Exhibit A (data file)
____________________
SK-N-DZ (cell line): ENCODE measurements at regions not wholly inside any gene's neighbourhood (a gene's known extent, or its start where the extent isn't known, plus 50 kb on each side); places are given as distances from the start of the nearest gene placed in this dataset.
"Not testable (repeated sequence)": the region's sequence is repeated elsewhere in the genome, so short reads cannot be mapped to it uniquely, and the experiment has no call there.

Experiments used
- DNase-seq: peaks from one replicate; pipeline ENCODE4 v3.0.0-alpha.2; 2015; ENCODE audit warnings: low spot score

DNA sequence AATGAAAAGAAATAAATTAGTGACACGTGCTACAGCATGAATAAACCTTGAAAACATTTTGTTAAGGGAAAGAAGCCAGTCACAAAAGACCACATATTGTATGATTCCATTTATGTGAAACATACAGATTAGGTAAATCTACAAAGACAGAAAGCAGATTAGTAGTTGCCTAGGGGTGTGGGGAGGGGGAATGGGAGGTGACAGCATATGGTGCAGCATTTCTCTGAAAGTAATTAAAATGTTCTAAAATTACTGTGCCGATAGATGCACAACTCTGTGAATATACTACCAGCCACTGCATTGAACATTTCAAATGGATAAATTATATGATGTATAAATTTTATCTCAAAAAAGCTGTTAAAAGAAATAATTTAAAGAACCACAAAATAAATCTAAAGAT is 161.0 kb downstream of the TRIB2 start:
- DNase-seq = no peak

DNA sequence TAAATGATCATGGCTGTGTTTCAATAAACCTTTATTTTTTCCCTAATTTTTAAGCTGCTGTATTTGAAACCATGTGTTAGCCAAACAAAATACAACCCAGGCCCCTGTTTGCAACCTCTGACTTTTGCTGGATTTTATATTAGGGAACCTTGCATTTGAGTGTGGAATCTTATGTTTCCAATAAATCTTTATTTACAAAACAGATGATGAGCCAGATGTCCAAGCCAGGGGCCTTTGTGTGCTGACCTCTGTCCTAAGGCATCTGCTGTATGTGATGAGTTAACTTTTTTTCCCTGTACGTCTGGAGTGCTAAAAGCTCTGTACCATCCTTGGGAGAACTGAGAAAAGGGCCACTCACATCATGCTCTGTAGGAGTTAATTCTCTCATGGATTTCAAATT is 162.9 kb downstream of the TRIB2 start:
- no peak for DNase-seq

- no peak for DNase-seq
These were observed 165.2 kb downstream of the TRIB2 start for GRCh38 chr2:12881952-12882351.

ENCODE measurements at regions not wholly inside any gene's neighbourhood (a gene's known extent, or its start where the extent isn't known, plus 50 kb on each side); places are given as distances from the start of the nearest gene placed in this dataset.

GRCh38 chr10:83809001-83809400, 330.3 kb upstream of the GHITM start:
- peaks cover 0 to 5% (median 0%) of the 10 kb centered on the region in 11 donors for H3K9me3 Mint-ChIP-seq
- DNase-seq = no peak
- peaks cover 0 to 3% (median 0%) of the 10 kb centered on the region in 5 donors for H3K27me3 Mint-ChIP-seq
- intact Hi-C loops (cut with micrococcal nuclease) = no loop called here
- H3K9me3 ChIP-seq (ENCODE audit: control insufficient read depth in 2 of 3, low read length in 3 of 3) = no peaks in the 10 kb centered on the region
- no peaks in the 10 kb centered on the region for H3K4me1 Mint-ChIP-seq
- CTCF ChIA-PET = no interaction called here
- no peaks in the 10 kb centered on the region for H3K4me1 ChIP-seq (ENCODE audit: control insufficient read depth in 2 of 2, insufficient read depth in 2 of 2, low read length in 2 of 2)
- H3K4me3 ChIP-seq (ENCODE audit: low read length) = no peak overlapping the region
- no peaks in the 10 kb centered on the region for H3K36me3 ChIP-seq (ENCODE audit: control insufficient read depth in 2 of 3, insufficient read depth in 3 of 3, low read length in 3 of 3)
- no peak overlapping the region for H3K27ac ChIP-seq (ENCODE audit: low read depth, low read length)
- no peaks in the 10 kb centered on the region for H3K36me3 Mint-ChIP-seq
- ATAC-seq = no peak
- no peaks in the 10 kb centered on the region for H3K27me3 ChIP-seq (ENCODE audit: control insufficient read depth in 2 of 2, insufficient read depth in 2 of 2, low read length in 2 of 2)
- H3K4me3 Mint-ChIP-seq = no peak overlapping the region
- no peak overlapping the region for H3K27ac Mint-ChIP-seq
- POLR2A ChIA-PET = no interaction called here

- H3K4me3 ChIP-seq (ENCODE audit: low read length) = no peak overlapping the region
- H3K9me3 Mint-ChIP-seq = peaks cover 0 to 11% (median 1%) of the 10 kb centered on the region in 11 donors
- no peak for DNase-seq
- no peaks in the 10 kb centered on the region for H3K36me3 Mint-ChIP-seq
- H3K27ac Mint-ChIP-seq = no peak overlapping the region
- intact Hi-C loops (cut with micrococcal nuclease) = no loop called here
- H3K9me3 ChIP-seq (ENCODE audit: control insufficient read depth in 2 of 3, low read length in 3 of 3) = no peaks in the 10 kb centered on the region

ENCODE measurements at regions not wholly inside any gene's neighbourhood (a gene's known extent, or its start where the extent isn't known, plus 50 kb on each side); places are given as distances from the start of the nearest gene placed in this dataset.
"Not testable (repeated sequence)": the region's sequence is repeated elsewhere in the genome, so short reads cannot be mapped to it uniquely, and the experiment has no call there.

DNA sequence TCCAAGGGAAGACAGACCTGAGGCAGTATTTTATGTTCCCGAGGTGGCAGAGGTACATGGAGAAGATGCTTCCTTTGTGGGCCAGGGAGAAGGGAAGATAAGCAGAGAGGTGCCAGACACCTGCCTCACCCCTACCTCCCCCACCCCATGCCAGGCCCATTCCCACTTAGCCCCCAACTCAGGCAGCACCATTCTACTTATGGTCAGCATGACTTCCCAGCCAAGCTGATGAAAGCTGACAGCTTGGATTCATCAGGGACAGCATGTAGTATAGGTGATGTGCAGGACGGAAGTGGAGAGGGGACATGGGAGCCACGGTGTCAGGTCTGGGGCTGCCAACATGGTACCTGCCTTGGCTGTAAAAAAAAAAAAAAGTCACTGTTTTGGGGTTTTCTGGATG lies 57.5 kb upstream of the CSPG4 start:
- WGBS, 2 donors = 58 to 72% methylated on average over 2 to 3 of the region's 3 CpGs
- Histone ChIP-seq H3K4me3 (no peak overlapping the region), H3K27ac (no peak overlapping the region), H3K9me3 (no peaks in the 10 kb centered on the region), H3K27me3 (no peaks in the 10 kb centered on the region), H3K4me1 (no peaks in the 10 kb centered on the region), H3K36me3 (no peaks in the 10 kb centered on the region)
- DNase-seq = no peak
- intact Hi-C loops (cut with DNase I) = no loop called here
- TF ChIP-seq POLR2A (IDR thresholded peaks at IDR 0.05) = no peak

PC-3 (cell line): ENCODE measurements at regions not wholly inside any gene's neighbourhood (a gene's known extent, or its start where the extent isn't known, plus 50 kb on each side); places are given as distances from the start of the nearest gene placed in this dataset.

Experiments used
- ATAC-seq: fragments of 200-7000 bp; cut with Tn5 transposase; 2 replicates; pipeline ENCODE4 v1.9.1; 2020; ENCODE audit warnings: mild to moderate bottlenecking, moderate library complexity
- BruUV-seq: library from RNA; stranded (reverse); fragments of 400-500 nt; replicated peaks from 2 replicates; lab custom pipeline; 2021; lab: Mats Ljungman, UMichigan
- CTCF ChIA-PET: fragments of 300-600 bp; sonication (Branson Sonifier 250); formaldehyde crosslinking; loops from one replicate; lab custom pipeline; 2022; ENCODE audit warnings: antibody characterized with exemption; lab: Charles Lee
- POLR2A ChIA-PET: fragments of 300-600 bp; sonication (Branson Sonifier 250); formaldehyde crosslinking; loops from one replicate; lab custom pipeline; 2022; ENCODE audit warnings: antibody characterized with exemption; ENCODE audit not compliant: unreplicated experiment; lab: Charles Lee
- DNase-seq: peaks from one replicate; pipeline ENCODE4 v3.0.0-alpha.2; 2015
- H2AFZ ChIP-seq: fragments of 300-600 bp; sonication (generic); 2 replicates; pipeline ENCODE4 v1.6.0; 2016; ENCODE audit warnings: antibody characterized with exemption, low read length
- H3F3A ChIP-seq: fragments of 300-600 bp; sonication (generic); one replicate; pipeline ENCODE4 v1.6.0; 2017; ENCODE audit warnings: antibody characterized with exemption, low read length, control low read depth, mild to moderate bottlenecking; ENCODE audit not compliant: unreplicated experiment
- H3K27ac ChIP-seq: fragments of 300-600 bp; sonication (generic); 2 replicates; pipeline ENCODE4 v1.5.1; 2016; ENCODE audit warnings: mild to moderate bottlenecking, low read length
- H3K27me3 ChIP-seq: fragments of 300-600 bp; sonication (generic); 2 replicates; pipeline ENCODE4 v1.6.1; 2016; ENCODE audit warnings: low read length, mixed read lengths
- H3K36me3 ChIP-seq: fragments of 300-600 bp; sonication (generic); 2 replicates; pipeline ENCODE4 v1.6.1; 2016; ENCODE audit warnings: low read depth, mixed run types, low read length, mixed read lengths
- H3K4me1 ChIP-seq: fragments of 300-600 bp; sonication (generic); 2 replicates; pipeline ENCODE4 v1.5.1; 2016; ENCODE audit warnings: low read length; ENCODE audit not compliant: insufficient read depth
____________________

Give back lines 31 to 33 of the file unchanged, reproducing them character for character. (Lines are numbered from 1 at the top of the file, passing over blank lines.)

- H3K9me3 Mint-ChIP-seq = peaks cover 0 to 11% (median 1%) of the 10 kb centered on the region in 11 donors
- no peak for DNase-seq
- no peaks in the 10 kb centered on the region for H3K36me3 Mint-ChIP-seq